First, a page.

It is OK to leave the garlic or herbs in the acid solution for longer than 24 hours?

Soaking the garlic or herbs a few hours longer than 24 is fine, but leaving them in the acid longer will result in a less desirable appearance and flavor.

Can I use any mixture of garlic and herbs to flavor the oil?

As long as you acidify the garlic, basil, oregano, and rosemary according to the instructions provided here, you can use them in any combination to produce flavor-infused oil.

Acidified garlic for oil infusions

  • 2 cups water
  • 1 Tbsp citric acid
  • about 8 oz garlic bulbs

To make the 3% citric acid solution, pour 2 cups warm water into a mixing bowl. Add 1 level tablespoon of granular citric acid and stir gently, dissolving the citric acid completely.

Separate the garlic bulbs into cloves and peel garlic cloves. Chop the peeled garlic into pieces about ¼ in square and no larger.

Place ⅔ cup chopped garlic into the acid solution and stir gently. Cover and hold at room temperature for 24 hours to allow garlic to become fully acidified.

After 24 hours, remove the acidified garlic from the solution; drain well.

Add the acidified garlic to your choice of oil and allow its flavor to infuse the oil to taste. Start with 1 part garlic to 10 parts oil, by weight; add more garlic to taste if you wish.

Acidified herbs for oil infusions

  • 2 cups water
  • 1 Tbsp citric acid
  • 1½ cups (47 gm or 1.7 oz) fresh rosemary, basil, or oregano, loosely packed, leaves attached to stems

To make the 3% citric acid solution, pour 2 cups warm water into a mixing bowl. Add 1 level tablespoon of granular citric acid and stir gently, dissolving the citric acid completely.

Rinse the fresh herb and pat dry.

Place 1½ cups of herb into the acid solution. Make sure the acid solution completely covers the herb. Use a clean dish to weigh down the herb and keep it submerged. Cover the bowl, and allow the herb to soak up the acid solution for at least 24 hours.

After 24 hours, remove the herb from the solution, drain well, and gently pat dry.

The herb is now safe to place in an oil of your choice.

Additional useful information

Kendall, P., and J. Rausch. 2012. Flavored Vinegars and Oils. Fact Sheet no. 9.340. Colorado State University Extension. Available at

Raab, C. and M. Woodburn. 2015 (revised). Food Safety and Preservation: Herbs and Vegetables in Oil. SP 50-701. Oregon State University Extension Service. Available at

Simmone, A. 2013. Herbs and Garlic-in-Oil Mixtures: Safe Handling Practices for Consumers. FCS8743, University of Florida Extension. Available at (out of print)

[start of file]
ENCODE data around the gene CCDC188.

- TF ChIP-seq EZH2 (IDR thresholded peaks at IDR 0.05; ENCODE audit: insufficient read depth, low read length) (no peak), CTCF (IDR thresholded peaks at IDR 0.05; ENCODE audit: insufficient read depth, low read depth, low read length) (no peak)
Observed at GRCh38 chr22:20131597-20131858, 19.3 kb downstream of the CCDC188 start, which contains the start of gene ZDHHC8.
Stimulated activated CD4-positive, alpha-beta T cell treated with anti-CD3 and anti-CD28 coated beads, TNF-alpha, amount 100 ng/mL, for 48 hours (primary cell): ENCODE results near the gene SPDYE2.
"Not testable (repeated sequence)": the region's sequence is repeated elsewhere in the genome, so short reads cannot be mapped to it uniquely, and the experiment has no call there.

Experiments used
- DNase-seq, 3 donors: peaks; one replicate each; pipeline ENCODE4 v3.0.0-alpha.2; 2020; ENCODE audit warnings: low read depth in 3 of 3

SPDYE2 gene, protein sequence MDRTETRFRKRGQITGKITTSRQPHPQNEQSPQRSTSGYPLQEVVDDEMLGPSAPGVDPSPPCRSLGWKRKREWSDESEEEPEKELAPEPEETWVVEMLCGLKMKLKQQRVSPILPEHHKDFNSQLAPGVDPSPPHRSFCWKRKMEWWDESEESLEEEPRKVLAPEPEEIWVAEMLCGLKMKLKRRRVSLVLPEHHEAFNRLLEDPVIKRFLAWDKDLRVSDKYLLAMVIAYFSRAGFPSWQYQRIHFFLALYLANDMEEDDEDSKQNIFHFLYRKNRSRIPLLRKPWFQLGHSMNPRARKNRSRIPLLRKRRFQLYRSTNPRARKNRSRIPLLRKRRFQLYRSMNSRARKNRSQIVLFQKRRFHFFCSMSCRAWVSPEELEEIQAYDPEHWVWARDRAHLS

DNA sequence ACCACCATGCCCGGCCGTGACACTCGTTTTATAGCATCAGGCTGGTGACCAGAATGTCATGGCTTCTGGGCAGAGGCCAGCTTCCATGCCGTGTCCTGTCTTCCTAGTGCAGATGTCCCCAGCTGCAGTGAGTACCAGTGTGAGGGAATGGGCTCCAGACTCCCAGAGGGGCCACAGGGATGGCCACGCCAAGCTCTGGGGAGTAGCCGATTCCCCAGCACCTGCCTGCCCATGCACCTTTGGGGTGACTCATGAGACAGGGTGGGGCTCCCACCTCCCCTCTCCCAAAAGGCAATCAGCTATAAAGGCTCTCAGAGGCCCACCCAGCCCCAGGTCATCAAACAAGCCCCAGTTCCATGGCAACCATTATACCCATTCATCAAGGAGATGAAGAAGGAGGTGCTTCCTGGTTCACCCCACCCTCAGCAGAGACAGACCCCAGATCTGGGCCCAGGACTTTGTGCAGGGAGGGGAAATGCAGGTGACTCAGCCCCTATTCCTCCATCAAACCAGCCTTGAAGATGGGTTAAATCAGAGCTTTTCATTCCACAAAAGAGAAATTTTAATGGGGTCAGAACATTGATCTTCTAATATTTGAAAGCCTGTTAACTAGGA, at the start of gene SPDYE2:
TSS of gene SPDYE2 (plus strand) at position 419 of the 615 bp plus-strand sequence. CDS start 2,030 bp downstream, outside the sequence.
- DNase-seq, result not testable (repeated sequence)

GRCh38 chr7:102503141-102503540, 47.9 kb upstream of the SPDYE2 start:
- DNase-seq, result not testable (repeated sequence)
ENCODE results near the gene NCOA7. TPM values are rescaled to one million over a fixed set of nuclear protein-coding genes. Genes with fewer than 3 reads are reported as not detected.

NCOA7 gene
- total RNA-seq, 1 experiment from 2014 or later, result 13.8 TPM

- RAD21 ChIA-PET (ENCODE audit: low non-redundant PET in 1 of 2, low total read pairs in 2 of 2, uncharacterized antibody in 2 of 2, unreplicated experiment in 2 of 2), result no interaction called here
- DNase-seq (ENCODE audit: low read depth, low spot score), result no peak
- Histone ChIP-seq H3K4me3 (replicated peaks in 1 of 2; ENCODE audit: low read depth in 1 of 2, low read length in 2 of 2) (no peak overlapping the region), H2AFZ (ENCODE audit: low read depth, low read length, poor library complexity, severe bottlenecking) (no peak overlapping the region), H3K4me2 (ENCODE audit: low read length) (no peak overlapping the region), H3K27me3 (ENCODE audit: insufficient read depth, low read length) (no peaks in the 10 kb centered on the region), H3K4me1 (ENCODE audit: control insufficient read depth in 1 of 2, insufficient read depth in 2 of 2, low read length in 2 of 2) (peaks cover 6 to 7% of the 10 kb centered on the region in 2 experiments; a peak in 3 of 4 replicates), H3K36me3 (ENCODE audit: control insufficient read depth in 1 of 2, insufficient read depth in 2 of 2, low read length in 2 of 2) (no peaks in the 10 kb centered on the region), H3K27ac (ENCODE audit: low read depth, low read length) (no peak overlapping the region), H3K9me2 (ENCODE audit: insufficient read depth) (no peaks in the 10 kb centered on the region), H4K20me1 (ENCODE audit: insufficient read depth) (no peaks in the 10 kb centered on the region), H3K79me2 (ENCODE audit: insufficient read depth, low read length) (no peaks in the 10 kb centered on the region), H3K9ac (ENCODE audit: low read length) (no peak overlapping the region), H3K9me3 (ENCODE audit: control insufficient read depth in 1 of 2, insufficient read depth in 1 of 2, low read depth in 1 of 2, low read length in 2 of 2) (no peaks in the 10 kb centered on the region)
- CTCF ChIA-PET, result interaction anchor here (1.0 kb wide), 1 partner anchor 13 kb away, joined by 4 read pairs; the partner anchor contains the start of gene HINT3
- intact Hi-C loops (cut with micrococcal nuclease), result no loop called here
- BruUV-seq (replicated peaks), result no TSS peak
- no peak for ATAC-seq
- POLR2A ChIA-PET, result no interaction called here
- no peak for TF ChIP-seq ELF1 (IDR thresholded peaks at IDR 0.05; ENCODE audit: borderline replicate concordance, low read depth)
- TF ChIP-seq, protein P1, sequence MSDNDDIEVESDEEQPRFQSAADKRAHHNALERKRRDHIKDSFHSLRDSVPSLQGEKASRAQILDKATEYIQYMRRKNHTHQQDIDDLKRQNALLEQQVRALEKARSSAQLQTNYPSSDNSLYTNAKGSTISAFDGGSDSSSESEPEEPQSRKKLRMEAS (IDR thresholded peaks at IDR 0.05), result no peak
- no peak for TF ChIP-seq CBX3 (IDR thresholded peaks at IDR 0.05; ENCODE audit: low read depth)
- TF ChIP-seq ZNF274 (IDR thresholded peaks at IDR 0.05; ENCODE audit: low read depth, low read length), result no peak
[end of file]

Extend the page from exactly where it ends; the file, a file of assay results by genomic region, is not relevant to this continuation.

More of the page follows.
About the Authors

Barbara Abo—Extension Educator, University of Idaho Extension, Ada County

Josh Bevan—Director, University of Idaho Food Technology Center, Caldwell

Surine Greenway—Extension Educator, University of Idaho Extension, Owyhee County

Beverly Healy—former Extension Educator, University of Idaho Extension

Sandra M. McCurdy—former Extension Food Safety Specialist, University of Idaho Extension

Joey Peutz—Extension Educator, University of Idaho Extension, Payette County

Grace Wittman—Extension Educator, University of Idaho Extension, Cassia County

Note: The procedure in this publication is based on work reported in the following journal article: B. Abo, J. Bevan, S. Greenway, B. Healy, S. M. McCurdy, J. Peutz, and G. Wittman. 2014. Acidification of Garlic and Herbs for Consumer Preparation of Infused Oils. Food Protection Trends 34(4): 247–57.

Pacific Northwest Extension Publications

Pacific Northwest Extension publications are produced cooperatively by the three Pacific Northwest land-grant universities: Washington State University, Oregon State University, and the University of Idaho. Similar crops, climate, and topography create a natural geographic unit that crosses state lines. Since 1949, the PNW program has published more than 700 titles, preventing duplication of effort, broadening the availability of faculty specialists, and substantially reducing costs for the participating states.

Pacific Northwest Extension publications contain material written and produced for public distribution. You may reprint written material, provided you do not use it to endorse a commercial product. Please reference by title and credit Pacific Northwest Extension publications.

Order Information

University of Idaho Extension
208-885-7982 | 208-885-9046 (fax) |

Washington State University Extension
800-723-1763 | 509-335-3006 (fax) |

Oregon State University Extension Service
800-561-6719 | 541-737-0817 (fax) |

Issued in furtherance of cooperative extension work in agriculture and home economics, Acts of May 8 and June 30, 1914, in cooperation with the U.S. Department of Agriculture, Barbara Petty, Director of University of Idaho Extension, University of Idaho, Moscow, Idaho 83844. The University of Idaho has a policy of nondiscrimination on the basis of race, color, religion, national origin, sex, sexual orientation, gender identity/expression, age, disability or status as a Vietnam-era veteran.

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Barbara Petty